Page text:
My dear Henry
Lakin <2> begs I will thank you for the Seeds you sent him & which he shd have acknowledged “but did not know if it would be proper to do so” wch is to the credit of his modesty, tho’ an Irishman! They are coming up fast especially the Hibiscus’s & Phaseolus – He is very proud of one sprouting of which there was only a single seed –. Some of the hard Seeds he expects will be some months before they come up – I was charmed with the array of labelled pots and pans when I returned from Dorsetshire 10 days ago. Will you tell Constance <3> I should have written to her but that I have been waiting in hopes of knowing what to say. We expect a Contest but no opponent has declared himself tho’ the emissaries on the other side seem to be canvassing as actively as ourselves – It is a very odd state of affairs & I expected something wd be declared every day. I hope Caroline <4> &c are going to leave Rome soon as I heard from very good authority lately that it was almost certain that there would be a general rising with a pillage of the Churches & palaces, unless the Austrian & Neapolitan Troops <5> were in time to prevent it – The Priests are selling all the valuables they can out of the Churches to the [illegible] & are escaping from Rome whenever it is possible – Many have already been stabbed as the priesthood are at a discount now wch is no great wonder I must say!! –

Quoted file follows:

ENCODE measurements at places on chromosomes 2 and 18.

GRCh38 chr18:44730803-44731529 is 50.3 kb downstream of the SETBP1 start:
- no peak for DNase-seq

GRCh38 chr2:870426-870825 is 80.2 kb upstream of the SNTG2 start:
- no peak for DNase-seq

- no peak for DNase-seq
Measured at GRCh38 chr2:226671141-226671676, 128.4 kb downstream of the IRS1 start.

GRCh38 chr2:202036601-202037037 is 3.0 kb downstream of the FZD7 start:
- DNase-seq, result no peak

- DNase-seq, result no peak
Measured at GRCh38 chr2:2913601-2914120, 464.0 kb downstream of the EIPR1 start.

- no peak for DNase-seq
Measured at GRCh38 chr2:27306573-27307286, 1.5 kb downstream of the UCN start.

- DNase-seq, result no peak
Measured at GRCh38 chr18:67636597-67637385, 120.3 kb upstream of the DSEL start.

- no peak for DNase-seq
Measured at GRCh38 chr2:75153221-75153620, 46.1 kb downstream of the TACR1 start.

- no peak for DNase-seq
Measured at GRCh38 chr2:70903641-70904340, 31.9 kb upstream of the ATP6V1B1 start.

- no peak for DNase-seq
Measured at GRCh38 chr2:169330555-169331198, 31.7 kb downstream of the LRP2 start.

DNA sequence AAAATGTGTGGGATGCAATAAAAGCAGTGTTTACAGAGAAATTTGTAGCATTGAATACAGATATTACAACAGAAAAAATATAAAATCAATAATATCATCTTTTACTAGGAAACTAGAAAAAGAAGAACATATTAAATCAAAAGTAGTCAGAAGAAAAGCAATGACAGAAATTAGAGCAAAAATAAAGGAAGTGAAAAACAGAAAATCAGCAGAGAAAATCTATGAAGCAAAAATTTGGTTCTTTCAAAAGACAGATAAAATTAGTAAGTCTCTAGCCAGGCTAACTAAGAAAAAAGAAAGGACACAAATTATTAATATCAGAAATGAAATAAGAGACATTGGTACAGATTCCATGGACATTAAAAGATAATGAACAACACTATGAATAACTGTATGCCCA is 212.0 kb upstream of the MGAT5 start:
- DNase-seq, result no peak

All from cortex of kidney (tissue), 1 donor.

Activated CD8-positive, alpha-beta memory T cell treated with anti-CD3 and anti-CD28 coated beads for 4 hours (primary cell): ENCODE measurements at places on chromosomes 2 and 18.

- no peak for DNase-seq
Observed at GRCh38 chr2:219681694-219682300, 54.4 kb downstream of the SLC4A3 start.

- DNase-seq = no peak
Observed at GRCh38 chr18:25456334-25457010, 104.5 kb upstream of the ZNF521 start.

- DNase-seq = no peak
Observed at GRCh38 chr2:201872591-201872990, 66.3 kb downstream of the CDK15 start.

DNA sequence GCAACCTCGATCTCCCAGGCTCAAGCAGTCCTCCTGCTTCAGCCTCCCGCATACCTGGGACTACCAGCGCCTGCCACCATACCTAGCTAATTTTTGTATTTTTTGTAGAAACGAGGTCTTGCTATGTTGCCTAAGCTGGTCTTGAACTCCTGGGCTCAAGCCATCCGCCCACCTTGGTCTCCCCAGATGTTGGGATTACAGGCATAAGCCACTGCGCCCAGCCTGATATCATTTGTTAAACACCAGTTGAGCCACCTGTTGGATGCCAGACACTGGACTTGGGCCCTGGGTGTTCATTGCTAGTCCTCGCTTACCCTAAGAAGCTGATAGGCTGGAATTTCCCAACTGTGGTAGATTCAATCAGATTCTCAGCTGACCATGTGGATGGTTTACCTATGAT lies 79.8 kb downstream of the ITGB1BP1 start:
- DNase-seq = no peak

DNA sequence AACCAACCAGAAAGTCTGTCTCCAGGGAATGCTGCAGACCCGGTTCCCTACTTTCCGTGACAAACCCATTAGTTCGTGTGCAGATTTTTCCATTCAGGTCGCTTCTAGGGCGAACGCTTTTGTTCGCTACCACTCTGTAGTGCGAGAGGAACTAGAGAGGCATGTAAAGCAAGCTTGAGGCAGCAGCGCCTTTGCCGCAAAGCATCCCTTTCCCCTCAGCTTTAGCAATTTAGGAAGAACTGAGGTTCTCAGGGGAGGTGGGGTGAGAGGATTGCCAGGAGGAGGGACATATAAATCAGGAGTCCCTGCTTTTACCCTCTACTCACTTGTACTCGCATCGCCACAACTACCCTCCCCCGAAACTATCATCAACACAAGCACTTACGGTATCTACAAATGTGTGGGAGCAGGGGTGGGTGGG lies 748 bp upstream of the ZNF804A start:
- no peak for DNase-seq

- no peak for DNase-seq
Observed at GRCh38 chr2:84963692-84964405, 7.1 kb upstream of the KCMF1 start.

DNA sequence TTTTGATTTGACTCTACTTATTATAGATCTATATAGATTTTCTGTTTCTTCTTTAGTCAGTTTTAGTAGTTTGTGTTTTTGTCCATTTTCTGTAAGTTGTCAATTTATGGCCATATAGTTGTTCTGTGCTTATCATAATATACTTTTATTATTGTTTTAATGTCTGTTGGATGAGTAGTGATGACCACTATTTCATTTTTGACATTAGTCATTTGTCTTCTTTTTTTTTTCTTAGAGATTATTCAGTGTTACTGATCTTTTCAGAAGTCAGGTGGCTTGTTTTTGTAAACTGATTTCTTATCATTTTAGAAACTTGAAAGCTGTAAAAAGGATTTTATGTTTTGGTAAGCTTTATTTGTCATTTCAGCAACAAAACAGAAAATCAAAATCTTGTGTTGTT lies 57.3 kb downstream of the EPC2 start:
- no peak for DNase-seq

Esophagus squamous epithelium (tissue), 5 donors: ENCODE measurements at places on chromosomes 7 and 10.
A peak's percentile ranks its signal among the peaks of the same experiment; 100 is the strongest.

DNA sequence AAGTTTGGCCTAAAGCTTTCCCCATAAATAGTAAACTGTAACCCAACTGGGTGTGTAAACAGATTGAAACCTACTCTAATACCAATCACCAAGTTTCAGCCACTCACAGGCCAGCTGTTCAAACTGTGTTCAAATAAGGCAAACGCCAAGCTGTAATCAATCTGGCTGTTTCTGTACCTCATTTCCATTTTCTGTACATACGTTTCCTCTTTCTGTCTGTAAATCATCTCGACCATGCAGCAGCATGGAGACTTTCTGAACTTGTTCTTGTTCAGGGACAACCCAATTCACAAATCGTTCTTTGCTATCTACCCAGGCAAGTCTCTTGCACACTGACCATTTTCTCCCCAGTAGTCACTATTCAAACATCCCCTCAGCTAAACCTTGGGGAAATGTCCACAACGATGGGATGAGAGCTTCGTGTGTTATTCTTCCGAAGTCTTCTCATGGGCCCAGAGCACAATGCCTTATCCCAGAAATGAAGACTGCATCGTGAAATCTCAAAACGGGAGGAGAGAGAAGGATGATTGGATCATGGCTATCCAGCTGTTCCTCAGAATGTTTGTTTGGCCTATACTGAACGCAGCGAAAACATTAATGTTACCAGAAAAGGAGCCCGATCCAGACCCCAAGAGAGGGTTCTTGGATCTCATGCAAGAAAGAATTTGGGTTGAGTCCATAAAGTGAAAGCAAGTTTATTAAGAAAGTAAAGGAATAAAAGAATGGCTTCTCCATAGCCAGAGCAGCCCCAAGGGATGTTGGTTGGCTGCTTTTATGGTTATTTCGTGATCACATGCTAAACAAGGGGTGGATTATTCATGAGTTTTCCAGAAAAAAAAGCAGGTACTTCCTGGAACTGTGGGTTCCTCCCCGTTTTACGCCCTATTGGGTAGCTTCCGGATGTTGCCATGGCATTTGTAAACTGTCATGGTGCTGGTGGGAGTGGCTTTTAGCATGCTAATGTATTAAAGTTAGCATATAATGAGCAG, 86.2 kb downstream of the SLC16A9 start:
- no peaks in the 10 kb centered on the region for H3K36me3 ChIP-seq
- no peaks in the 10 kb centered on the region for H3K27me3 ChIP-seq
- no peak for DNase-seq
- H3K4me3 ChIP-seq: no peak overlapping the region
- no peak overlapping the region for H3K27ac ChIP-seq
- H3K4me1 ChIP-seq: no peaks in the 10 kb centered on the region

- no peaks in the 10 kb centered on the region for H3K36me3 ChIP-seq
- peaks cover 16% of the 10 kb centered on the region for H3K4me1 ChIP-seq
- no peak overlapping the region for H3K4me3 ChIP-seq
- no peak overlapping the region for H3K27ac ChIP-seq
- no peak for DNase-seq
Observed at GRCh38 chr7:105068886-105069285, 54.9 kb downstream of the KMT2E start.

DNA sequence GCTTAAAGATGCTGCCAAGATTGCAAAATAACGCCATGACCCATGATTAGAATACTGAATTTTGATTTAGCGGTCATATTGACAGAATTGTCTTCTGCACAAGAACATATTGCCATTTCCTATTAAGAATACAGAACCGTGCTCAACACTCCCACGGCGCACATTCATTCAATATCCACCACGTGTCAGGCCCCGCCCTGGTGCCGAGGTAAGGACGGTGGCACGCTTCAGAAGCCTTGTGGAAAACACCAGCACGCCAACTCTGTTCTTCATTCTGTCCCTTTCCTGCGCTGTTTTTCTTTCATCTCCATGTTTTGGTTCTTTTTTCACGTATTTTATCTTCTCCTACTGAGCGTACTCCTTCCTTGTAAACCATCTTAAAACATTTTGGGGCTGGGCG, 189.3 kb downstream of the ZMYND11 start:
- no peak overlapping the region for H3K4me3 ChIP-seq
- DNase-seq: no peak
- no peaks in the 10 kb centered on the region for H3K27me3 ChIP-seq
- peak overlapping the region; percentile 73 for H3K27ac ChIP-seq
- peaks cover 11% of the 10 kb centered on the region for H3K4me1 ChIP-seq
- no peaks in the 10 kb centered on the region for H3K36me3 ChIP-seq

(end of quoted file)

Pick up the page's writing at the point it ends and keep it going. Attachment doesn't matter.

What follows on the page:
When we are in London after Easter pray bring me my Talbotyped Lettiza. <6> My affte love to Constance & with infinite gratitude for the Seeds wch enchant Lakin –
Yr affte Cousin
1. Markeaton Hall, Derbyshire, NW of Derby: home of the Mundy family.
3. Constance Talbot, née Mundy (1811–1880), WHFT’s wife.
4. Caroline Augusta Edgcumbe, née Feilding, Lady Mt Edgcumbe (1808–1881); WHFT’s half-sister.
6. Rev George Wilson Bridges gave WHFT his photograph of ‘Lettija Travelling, Sicily’ around 1849. Lettija was a local type of carriage ( Schaaf 3306), illustrated in Gail Buckland, Fox Talbot and the Invention of Photography (Boston: David R Godine, 1980), p. 95. Although WHFT modestly used the term calotype, Bridges and other loyal supporters honoured him by calling these Talbotypes, in parallel with the term Daguerreotype.